Adapt: Allowing your rule-based policy to evolve with the needs of your property, management processes, new security risks, emerging technologies, and legislation changes.

    What Are the Benefits of Rule-Based Access Control?

    • Temporary Customisation: You can automate changes and set additional permissions for a limited time in unusual circumstances, rather than requiring your staff to track an individual’s access and remember to revoke that access later. However, only authorised personnel can change these rules, which helps to avoid issues.
    • High-Specificity: You can be as detailed as you want in how you control access, rather than providing overly broad access for too many people.
    • Compliance: By standardising and controlling the context of access to areas on your, you can better regulatory compliance requirements and prove how you’ve achieved this compliance if called to.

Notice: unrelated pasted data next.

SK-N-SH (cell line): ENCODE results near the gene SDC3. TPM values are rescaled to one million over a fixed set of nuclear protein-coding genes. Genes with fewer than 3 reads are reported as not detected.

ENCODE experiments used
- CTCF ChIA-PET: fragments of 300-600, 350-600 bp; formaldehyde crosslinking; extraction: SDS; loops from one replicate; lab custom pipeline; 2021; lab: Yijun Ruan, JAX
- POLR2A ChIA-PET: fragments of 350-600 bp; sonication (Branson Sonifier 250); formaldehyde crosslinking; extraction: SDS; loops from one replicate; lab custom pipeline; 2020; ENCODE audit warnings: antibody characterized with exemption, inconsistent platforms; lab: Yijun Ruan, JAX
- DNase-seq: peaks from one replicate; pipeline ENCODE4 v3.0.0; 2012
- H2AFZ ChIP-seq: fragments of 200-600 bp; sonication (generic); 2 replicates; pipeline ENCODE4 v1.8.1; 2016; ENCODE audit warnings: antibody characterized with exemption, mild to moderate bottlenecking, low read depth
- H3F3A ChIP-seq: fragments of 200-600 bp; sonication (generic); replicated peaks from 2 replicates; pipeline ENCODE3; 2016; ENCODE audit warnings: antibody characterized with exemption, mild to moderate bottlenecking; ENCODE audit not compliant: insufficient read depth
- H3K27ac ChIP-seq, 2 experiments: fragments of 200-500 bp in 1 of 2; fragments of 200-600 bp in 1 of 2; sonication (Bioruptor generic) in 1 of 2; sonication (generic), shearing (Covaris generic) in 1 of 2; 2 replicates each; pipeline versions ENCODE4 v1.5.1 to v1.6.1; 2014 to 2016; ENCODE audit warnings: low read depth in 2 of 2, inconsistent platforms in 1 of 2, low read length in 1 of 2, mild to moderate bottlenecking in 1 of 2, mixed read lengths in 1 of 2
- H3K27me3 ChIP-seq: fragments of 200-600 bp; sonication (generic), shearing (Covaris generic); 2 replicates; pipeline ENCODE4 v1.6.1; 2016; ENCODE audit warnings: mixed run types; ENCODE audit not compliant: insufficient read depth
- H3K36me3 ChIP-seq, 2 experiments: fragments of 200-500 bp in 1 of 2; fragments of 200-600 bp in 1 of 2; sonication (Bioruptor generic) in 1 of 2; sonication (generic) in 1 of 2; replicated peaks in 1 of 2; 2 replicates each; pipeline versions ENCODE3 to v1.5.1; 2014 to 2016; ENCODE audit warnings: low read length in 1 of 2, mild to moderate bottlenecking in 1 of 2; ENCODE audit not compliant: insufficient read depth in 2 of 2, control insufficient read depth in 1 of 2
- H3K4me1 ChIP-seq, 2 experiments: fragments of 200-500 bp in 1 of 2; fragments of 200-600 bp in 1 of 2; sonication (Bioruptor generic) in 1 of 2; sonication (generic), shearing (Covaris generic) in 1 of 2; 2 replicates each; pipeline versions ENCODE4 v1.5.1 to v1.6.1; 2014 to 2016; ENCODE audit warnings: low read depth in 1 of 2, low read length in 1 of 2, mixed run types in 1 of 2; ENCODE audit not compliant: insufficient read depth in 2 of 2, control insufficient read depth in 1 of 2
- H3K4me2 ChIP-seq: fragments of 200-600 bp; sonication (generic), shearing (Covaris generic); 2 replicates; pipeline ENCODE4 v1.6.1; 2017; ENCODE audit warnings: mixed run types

The Key Differences between Rule-Based Access Control and Role-Based Access Control

    In a role-based access control system, restrictions are based around a person’s role or responsibilities, while in a rule-based access control system those restrictions are built around the context of why that individual would need access. Subsequently, rule-based systems are more flexible than role-based systems. It’s not simply a case of a person having access or not, as determined by their role, a rule-based access control grants permissions based on a pre-defined set of circumstances

    Consequently, rule-based and role-based access control systems can complement one another. While role-based access control ensures that only the right people have access to specific places on a property, rule-based access ensures that those individuals can only access areas under the circumstances the system administrators, i.e., management, have deemed best.